I am told that that I am governed for my own good. Now, since I pay my money to be governed, it follows that it is for my own good that I pay that money. This is possible, but it nevertheless deserves verification.
Moreover, it is a fact that no one could be more familiar than me with the means of making myself happy. I still find it strange, incomprehensible, anti-natural, and extra-human, to devote oneself to the happiness of people that one does not know, and I declare that I have not the honor of being known by the men who govern me.
It is therefore fair to say that, from my point of view, they are really too kind, and, in the end, a little indiscreet to concern themselves so much with my happiness, but, more importantly, there is no evidence that I am unable to pursue that happiness myself.
I would add that devotion involves disinterestedness, and that one does not have a right to impose caring attentions unless they cost the recipient nothing. I know better than to discuss a question of money here, and God preserve me from questioning the devotion, or, on the contrary, the disinterestedness of our men of state. But I ask permission to wait to express my gratitude until the delicate attentions with which they deign to surround me become cheaper.
Anselme Bellegarrigue, Toulouse, 1848.
HAD I a friend, just one friend—a good cook or a pleasant woman—I would not have written what follows; it would have been the subject of an intimate confession. Then, relieved of the weight of my concerns, I would have been consoled for my representative labors in the fraternal arms of the one who shared my burden.
I have, however, no cook and no pleasant woman; therefore, no friend, and, by extension, no confidante; so, for lack of anyone to talk to, I address myself to everyone. This manner of keeping to myself will, I trust, be appreciated by the Republic.
And while we’re on the subject of the Republic, I humbly request forgiveness from the high and mighty scribblers of the Rue Lepelletier, but I must declare that this word—I said this Word—is beginning to weary France not a little, from the Ocean to the Alps and from the Pyrenees to the English Channel.
The word “Republic” poses rather prettily on its three rhythmic syllables; but a word is, after all, nothing but a word, as a sound is only a sound; while a thing is a fact; and the people—this, at least, is what I believe—live much more on facts than on words.
Thus, if we leave the idea and pass on to the fact, I imagine that development would be sufficiently to the taste of everyone; though when I say everyone, I very seriously intend to exclude from my formula that polished class of citizens that reads Le Moniteur, that plodding congregation which condescends to spend its time dragging the budget by the tail and without which one would never really know what to make of public liberties, nor of the coins of the Treasury.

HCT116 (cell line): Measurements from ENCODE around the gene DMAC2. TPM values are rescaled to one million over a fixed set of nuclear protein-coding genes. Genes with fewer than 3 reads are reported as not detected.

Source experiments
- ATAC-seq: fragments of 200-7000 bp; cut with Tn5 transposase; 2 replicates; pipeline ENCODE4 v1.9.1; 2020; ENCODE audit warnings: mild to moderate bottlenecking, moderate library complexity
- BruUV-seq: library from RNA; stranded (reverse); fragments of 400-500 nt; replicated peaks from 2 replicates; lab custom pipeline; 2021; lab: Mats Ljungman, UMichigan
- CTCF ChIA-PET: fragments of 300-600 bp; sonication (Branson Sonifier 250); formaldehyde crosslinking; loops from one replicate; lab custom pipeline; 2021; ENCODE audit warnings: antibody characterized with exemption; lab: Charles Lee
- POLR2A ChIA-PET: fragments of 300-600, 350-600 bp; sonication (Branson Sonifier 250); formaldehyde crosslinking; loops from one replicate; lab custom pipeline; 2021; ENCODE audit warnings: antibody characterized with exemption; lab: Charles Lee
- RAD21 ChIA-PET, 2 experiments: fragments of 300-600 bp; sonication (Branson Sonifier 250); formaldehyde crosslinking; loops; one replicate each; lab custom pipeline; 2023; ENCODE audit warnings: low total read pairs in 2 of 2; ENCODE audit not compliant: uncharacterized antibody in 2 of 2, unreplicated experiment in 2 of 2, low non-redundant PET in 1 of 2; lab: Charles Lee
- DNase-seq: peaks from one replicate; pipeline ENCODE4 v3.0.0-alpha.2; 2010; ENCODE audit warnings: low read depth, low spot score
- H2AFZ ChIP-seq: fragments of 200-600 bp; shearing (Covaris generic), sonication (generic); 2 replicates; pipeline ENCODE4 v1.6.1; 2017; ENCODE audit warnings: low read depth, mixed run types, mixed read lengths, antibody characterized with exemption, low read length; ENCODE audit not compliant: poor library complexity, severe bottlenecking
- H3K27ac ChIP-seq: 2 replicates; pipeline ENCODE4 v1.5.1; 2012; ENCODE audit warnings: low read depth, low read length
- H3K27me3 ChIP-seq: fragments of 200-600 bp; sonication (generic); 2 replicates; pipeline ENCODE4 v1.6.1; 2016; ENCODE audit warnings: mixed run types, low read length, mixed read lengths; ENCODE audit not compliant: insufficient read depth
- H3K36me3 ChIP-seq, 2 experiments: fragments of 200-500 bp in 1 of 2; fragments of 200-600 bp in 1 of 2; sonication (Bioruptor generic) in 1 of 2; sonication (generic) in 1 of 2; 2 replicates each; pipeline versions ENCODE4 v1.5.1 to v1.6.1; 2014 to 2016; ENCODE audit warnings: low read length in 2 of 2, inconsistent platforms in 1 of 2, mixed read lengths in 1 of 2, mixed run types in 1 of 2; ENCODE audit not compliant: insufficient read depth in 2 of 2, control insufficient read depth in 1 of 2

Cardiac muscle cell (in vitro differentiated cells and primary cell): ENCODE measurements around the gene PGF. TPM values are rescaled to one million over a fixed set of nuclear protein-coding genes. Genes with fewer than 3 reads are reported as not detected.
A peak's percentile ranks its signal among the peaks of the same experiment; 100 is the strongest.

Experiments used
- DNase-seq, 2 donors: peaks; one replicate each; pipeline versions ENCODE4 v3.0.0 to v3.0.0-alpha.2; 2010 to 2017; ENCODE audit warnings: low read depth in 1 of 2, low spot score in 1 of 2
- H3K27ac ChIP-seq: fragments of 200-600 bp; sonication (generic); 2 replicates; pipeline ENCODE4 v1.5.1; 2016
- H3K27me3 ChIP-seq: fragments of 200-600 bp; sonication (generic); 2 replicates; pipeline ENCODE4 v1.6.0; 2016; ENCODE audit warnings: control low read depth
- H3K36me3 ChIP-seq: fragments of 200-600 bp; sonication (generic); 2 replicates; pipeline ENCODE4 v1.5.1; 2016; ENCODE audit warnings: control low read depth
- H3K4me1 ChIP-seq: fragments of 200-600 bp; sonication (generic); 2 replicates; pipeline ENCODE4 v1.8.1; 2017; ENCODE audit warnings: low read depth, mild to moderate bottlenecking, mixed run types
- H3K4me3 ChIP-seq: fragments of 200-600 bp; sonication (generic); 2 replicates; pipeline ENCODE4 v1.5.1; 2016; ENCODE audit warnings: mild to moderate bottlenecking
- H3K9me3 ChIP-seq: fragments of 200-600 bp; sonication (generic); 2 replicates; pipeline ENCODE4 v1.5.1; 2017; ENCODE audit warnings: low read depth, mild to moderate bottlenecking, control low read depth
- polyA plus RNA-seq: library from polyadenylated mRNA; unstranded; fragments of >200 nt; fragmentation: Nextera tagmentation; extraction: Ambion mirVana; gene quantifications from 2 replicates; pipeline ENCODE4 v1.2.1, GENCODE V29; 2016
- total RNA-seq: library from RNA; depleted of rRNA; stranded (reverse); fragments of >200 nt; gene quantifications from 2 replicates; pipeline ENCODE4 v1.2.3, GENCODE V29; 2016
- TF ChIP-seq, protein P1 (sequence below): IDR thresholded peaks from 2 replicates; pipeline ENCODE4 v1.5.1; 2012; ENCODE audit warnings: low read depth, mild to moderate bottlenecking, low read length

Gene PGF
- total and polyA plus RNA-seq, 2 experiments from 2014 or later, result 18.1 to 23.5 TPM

I would like to know—may it please God, I would not be found guilty of too much indiscretion!—I would like to know what is really meant by the word “Republic.”
Some months ago, when it was a question of electing agents in order to carry out the liquidation of the late government, those who had seen nations not under tutelage, major nations; those who, too proud to be ambitious, had made their democratic egoism consist of not belonging to anyone; those whose faces had never been seen in the back rooms of any regime; the true democrats, the gentlemen of humanity have been able to speak of the Republic, and its name is not soiled in passing their lips.
These said, or might have said, in speaking of the members of the provisional government:
Let us not count on verbose theorists to establish democracy in France, to introduce liberty into the practice of the social facts.
There are great intelligences in the improvised council, but these great intelligences have preserved intact both the governmental apparatus of the monarchies and the administrative body of the condemned constitutions; these great intelligences have not repealed any of the organic legislation, which had the condemned constitutions for its basis; these great intelligences have assumed all the powers whose usurpation had been the crime of the condemned royalties.
Further, they said, or might have said:
M. de Lamartine has written a Robespierréide wherein we find consecrated the autocratic principle of the personification of democracy, and that doctrine can cease to be a dream of the poet only by becoming an attack in the Russian or Chinese manner:—Case closed!
M. Ledru-Rollin was as much an exponent of exclusivism as M. Guizot:—Case closed!
M. Louis Blanc aristocratizes the workshop:—Case closed!
All the men who say that France has reconquered its liberties really hold in their hands, and do not wish to release, the liberties of France.